I well-remember the elements and principles of composition.  After all, I taught art in a high school for 3 years.  The introductory course focussed on the elements and principles of design:  line, shape, size, position, color, texture, and density, and harmony, balance, and rhythm.  But color can be immensely complex.  Within that single element are hues, values, intensities, shades, tints, compliments, keys, analagous, primary, secondary, warm, cool, transparent, opaque, permanent, tertiary, and my goodness, stop, I’m already intimidated!

I had done most of the corrections of my drawings in the main part of my house, and my studio was just recently renovated, so it was not set up at all.  I carried the studio furniture into the new space — easels, taborets, drafting tables, and desks.  It feels very strange in there with nothing on the walls yet, and the tables and easels are empty.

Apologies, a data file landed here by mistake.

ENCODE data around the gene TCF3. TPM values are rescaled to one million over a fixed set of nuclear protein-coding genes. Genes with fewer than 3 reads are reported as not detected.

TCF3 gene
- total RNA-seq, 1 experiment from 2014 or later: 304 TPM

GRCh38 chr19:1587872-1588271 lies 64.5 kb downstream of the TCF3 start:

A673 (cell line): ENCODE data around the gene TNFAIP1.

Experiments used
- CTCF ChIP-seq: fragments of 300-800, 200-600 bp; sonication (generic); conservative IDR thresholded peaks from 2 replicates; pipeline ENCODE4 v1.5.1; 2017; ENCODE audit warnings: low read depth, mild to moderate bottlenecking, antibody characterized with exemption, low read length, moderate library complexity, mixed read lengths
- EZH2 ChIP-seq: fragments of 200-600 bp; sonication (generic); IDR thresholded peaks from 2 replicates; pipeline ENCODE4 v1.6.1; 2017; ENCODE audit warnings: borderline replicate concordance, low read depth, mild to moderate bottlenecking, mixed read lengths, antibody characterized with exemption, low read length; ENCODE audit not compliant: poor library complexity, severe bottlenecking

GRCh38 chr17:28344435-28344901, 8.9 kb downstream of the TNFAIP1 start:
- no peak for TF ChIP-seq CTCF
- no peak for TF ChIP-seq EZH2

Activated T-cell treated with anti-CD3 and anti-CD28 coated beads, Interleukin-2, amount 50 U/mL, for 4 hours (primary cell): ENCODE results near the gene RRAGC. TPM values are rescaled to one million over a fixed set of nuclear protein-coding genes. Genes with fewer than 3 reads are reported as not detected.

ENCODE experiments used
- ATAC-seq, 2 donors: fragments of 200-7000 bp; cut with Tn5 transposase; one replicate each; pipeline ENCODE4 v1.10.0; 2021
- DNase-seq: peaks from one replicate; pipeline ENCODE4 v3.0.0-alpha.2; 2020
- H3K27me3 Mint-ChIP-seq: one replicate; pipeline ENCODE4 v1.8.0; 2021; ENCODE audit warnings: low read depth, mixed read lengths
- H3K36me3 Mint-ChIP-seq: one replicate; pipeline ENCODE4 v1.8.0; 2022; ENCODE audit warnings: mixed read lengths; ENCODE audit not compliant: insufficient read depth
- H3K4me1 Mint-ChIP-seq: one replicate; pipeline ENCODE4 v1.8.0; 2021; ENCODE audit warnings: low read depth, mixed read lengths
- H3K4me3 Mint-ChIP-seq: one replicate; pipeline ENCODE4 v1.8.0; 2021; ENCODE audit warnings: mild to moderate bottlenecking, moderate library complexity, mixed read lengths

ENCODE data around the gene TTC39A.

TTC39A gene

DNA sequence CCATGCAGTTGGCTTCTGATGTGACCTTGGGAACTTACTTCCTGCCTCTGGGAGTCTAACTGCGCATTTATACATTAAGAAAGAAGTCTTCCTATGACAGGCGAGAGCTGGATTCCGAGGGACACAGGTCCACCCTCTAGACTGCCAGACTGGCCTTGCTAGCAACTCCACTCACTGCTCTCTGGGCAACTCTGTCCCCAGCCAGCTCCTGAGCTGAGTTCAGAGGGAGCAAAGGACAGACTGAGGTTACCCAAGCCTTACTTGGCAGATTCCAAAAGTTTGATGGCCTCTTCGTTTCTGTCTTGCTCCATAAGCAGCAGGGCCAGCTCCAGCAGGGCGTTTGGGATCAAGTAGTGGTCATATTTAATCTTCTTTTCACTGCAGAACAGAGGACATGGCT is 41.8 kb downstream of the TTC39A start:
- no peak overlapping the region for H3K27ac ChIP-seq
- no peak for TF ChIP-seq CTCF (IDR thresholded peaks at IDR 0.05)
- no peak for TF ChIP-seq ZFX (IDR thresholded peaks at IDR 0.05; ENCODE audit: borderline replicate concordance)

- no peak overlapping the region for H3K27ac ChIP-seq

My only injury was a bad whack on the top of my head when the post of my big easel smacked into a dropped ceiling and stopped me in my tracks.  (Note to self.)

I still attended the weekly figure drawing session at Studio b.   Our model this week had been in Europe this past fall.  She told me she had shown my website posts all over Europe, which pleased me hugely.  I have no idea how many people actually read my posts, or how long they spend looking at my drawings.  My webmaster is counting it all, but I haven’t asked him what the numbers are.  At this point, I am just happy to share the process.  Below are two warm-up drawings with multiple poses, and two longer poses.

 Click on any image for a larger view.


Most of my images are available for purchase.  Contact me if you are interested. — Joan Vienot